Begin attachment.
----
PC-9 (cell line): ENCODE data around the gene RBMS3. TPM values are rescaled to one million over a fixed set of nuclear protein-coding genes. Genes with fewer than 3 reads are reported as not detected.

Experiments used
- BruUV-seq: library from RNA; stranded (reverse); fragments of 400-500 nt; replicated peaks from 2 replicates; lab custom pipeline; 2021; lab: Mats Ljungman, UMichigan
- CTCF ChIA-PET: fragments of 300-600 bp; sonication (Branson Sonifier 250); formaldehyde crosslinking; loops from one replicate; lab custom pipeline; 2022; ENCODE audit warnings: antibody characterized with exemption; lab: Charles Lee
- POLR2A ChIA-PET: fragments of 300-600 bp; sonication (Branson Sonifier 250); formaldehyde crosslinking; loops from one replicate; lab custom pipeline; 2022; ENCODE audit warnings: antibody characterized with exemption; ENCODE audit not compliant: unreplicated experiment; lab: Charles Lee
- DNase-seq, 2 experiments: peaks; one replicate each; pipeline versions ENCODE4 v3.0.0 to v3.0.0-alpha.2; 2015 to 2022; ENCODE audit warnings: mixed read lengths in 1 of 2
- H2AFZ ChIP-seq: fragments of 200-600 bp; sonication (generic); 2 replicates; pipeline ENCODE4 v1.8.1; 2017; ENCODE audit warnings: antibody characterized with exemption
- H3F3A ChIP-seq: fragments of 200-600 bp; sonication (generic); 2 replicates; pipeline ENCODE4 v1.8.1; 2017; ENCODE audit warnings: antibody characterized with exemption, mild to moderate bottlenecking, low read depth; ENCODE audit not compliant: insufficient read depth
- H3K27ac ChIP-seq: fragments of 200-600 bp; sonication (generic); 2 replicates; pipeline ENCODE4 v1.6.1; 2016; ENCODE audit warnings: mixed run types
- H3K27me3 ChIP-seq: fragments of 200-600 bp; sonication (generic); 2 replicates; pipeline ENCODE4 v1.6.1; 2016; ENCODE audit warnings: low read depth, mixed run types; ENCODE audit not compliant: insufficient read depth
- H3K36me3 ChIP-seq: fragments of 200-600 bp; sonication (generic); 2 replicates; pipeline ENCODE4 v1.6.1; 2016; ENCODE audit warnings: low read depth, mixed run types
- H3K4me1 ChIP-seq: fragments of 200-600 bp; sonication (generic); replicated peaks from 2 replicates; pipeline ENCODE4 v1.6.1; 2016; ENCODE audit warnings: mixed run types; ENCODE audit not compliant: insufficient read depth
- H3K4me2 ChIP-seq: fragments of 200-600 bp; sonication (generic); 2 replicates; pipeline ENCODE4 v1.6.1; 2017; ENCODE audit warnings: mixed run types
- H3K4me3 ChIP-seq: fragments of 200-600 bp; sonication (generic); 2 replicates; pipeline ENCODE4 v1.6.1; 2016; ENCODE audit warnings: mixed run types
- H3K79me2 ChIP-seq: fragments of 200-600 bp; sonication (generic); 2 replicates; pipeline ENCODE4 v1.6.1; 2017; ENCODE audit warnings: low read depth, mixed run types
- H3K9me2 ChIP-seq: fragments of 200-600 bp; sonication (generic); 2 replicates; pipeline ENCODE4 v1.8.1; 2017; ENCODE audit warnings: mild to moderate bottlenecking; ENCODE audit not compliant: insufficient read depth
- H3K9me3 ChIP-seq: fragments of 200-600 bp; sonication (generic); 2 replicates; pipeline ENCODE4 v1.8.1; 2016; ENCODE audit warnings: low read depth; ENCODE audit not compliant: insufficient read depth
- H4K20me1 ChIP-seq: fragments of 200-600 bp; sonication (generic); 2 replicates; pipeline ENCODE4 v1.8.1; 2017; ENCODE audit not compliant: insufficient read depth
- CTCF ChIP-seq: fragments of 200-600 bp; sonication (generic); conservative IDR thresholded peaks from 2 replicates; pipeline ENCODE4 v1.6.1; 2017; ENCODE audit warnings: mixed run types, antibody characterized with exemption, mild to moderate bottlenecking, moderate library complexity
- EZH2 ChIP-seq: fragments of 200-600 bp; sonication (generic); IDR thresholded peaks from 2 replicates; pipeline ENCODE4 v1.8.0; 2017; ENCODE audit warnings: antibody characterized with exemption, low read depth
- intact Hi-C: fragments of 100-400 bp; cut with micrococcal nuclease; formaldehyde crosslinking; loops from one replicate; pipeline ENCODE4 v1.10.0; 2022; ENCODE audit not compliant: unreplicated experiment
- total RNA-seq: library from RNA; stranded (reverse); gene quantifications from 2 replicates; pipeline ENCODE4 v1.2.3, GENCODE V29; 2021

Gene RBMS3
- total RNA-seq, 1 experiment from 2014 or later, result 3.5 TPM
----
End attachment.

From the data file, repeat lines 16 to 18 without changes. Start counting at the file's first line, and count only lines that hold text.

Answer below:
- H3K9me2 ChIP-seq: fragments of 200-600 bp; sonication (generic); 2 replicates; pipeline ENCODE4 v1.8.1; 2017; ENCODE audit warnings: mild to moderate bottlenecking; ENCODE audit not compliant: insufficient read depth
- H3K9me3 ChIP-seq: fragments of 200-600 bp; sonication (generic); 2 replicates; pipeline ENCODE4 v1.8.1; 2016; ENCODE audit warnings: low read depth; ENCODE audit not compliant: insufficient read depth
- H4K20me1 ChIP-seq: fragments of 200-600 bp; sonication (generic); 2 replicates; pipeline ENCODE4 v1.8.1; 2017; ENCODE audit not compliant: insufficient read depth